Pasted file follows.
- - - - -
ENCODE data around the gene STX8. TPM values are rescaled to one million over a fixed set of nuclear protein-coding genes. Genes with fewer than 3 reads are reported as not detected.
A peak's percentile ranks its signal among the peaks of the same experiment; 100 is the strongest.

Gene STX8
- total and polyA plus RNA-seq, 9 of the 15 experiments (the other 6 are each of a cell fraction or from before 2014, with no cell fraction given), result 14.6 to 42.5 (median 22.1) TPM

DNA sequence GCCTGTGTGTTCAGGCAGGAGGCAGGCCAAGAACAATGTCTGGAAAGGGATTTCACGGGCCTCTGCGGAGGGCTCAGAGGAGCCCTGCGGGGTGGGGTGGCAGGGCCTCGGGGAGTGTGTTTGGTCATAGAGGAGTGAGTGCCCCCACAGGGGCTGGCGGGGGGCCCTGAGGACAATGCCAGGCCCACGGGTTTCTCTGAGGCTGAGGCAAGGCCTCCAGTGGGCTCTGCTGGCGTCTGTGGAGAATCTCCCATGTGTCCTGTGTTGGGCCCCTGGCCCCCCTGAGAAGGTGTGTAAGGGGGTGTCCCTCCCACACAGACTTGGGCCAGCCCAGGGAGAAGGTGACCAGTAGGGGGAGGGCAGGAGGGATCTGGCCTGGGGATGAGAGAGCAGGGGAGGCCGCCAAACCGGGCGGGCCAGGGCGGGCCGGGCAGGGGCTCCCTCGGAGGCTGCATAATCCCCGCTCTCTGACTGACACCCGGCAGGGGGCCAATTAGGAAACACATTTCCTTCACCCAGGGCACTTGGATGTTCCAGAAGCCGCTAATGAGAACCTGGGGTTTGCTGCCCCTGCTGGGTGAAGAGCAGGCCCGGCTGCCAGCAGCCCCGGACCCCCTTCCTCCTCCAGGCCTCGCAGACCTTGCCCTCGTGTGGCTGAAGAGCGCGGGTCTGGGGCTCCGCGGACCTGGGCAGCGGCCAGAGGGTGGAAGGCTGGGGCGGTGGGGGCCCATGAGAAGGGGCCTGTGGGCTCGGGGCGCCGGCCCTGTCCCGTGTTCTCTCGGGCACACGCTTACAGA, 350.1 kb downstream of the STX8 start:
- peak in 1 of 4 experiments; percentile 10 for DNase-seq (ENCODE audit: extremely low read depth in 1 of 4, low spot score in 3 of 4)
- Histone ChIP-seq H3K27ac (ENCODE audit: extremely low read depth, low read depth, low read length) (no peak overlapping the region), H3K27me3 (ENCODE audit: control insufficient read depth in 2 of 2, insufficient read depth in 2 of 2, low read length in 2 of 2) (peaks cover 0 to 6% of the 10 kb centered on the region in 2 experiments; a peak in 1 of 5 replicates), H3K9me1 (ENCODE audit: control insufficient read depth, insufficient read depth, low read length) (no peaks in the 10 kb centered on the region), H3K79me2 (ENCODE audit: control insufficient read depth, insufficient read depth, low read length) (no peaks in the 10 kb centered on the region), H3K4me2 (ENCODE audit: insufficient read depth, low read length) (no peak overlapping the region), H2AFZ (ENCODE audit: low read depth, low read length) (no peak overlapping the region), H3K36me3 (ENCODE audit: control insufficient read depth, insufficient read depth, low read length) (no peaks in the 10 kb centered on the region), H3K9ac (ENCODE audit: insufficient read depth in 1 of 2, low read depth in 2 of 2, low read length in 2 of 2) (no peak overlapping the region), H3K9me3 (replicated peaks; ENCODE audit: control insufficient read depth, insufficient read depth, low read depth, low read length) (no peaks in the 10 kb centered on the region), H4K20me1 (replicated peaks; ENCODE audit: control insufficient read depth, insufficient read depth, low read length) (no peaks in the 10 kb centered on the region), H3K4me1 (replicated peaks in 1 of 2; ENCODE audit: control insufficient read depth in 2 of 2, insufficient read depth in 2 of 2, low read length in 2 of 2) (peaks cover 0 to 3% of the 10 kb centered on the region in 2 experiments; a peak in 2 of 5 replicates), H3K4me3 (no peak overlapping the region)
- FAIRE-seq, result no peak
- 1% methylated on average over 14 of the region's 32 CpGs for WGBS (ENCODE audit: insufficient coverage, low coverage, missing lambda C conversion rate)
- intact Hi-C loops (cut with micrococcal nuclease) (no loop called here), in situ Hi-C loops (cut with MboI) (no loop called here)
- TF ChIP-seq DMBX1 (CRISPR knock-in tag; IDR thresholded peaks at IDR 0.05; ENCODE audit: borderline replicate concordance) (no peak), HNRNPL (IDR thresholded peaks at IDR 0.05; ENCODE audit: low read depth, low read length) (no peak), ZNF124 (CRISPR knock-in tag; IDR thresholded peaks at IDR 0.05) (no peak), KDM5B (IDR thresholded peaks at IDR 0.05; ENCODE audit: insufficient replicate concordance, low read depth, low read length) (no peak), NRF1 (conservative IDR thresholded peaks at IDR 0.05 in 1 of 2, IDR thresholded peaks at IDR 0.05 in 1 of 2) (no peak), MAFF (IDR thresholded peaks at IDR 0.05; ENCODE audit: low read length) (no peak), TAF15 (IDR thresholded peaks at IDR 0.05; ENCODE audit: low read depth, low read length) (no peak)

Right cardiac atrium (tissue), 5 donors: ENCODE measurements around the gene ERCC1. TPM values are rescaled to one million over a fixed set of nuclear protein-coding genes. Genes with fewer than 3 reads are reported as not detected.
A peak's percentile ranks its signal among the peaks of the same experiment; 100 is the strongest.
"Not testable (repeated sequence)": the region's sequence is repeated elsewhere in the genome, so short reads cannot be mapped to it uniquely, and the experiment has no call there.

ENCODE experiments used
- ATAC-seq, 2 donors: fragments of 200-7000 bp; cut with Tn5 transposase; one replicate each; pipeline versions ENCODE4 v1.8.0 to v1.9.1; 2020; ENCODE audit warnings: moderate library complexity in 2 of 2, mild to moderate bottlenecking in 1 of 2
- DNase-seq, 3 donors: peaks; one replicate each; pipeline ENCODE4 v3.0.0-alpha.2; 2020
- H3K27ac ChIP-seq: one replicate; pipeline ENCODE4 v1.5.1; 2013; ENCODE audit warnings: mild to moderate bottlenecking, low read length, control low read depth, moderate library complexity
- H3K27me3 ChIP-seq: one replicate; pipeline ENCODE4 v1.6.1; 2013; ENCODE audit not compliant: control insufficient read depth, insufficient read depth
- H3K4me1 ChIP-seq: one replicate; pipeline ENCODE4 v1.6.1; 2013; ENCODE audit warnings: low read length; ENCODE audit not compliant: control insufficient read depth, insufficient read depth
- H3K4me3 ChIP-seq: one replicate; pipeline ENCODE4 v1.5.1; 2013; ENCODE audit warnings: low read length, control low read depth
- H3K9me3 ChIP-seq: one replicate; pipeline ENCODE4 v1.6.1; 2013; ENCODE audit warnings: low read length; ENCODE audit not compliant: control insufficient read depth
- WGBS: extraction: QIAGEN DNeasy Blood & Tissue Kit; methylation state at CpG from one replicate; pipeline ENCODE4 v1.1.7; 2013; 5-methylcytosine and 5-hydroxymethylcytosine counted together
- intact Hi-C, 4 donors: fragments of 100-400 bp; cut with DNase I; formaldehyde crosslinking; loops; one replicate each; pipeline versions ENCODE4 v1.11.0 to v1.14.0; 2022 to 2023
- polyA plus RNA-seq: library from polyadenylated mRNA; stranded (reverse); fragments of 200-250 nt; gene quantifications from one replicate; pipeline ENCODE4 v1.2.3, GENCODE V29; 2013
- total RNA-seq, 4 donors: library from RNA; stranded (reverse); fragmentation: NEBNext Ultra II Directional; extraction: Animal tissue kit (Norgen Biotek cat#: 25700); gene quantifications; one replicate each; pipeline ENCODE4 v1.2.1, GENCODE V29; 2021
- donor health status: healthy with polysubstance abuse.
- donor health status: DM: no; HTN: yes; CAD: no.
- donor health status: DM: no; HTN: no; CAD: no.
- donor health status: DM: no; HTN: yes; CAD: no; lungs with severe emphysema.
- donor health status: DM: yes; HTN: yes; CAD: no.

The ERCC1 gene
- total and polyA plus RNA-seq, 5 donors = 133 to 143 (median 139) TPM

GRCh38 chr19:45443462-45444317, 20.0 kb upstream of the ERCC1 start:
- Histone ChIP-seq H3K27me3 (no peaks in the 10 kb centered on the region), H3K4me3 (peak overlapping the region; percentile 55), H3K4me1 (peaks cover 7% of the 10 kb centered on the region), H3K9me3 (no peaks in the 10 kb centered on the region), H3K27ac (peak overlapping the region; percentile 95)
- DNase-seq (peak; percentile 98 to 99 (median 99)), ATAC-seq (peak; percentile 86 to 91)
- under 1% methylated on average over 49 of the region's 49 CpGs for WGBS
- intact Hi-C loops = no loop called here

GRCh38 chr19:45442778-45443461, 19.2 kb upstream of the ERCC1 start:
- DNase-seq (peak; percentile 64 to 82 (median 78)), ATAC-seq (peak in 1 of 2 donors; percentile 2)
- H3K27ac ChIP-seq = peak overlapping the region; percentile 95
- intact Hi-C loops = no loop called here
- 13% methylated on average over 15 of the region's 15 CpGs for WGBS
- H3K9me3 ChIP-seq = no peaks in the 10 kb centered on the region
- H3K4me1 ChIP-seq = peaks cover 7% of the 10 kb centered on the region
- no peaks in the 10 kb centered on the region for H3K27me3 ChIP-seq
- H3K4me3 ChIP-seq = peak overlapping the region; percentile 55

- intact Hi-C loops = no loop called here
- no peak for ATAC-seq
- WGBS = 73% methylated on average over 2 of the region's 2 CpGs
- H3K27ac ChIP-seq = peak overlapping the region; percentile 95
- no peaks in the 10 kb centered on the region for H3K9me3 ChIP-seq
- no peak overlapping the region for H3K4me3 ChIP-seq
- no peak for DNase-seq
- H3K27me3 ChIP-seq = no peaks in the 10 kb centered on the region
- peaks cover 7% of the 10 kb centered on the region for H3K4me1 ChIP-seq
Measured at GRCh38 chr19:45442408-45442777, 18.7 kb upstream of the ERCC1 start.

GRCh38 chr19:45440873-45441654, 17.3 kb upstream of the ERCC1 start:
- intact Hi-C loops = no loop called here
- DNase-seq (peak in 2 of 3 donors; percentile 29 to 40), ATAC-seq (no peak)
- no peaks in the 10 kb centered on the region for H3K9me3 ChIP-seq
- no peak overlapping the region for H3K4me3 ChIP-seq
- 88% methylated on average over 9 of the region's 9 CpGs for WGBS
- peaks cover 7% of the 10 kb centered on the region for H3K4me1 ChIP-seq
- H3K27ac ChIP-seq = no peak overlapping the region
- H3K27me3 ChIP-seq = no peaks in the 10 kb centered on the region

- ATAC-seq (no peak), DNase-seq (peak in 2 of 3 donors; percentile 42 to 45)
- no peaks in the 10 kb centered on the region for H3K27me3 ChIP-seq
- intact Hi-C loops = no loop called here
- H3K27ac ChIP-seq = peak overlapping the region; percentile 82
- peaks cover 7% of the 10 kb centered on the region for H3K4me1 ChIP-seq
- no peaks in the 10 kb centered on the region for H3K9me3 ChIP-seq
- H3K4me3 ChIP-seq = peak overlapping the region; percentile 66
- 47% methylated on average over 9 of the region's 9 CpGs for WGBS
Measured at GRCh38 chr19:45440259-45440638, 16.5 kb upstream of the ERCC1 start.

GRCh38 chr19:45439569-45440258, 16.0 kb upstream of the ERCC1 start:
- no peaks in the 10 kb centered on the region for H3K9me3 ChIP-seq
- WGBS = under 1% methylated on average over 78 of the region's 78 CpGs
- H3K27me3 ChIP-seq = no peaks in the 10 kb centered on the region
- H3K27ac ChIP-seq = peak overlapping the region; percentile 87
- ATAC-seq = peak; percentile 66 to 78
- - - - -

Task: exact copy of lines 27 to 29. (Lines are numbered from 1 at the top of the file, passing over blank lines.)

- donor health status: healthy with polysubstance abuse.
- donor health status: DM: no; HTN: yes; CAD: no.
- donor health status: DM: no; HTN: no; CAD: no.